HT to Lincoln for this.

Sunday, July 18, 2010

Daughters of Zelophehad

I preached this morning on the Daughters of Zelophehad, in Numbers 27, 36 and also in Joshua 17.

What a passage! I love these women, not least of all for the way they conducted themselves in the light of unfairness/inequality. As the law stood, they would receive nothing in the Promised Land - with no brothers or husbands; their deceased father's inheritance would not pass to them. They brought their case to Moses who asked the Lord, who said: "What Zelophehad's daughters are saying is right. You must certainly give them property as an inheritance among their father's relatives and turn their father's inheritance over to them".

Think of the reactions the Daughters could have displayed. I’ve thought of three:

1. They had challenged injustice - there was something that was so inherently unfair in a time where land and property was everything. Without it, they were persons without status. They could have meekly accepted that this was to be their lot and simply given up.

2. They could have – and here follows a heavy theological term - thrown a huge strop.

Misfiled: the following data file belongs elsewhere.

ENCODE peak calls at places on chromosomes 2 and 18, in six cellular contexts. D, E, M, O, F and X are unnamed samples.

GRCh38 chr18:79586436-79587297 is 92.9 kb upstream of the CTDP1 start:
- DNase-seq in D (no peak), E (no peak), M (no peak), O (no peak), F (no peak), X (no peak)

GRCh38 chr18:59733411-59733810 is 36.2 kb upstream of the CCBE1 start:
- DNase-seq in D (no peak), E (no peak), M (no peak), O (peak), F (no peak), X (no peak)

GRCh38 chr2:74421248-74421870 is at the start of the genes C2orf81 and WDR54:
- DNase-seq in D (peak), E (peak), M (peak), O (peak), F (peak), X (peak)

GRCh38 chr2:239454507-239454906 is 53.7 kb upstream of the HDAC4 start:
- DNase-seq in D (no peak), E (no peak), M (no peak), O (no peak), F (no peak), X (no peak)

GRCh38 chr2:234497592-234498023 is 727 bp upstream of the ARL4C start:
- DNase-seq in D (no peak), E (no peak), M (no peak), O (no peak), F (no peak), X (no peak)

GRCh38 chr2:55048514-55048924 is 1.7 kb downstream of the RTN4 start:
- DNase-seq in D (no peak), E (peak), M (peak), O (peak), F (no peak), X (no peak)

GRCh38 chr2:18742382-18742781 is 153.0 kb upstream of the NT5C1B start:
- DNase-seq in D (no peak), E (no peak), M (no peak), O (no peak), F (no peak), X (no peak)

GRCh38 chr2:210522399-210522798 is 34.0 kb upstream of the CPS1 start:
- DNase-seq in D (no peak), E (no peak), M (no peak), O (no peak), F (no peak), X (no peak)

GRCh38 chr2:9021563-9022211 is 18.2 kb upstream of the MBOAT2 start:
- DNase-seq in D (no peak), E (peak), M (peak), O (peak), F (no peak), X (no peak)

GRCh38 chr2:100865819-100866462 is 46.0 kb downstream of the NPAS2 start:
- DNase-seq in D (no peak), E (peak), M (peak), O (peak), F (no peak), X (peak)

3. Or, a third option – they could have been very aggressive about their rights.

The daughters did none of these three things. This is such an important story as it demonstrates what I'm calling “gentle assertiveness”. I think this comes out of knowing the one to whom the appeal will be made.

The daughters understood that God cared about them.
This is the true mark of a son and and not an orphan.

Their timing was spot on – they had asked at the right time (Numbers 27), then waited (into the final part of the Wilderness journey from Moab into Canaan), then assertively issued a “reminder” to Joshua (ch 17:4-5) – and then received that which was promised to them - and this followed obedience – marrying right. (Nu 36).

They came before God with their request. They wanted a favourable outcome, but they didn’t want it against God’s will; against his best. Oh that our churches and communities become full of people with this same heart. We might be saying: I want this, I need this, there's unfairness at play fair (real or imagined; it matters not!) BUT ....your will be done O Lord.

I want to be like the Daughters of Zelophehad!

Saturday, July 10, 2010

Father of the fatherless

This morning just after 1am, the man wanted in Britain's biggest ever manhunt shot himself after he was cornered on the riverbank in Rothbury, Northumberland. You can read about it here.

A guest-house owner, who did not want to be named, told the BBC: "He actually said, the one thing that sticks in my mind, 'I haven't got a dad'... and he also said that, 'nobody cares about me'."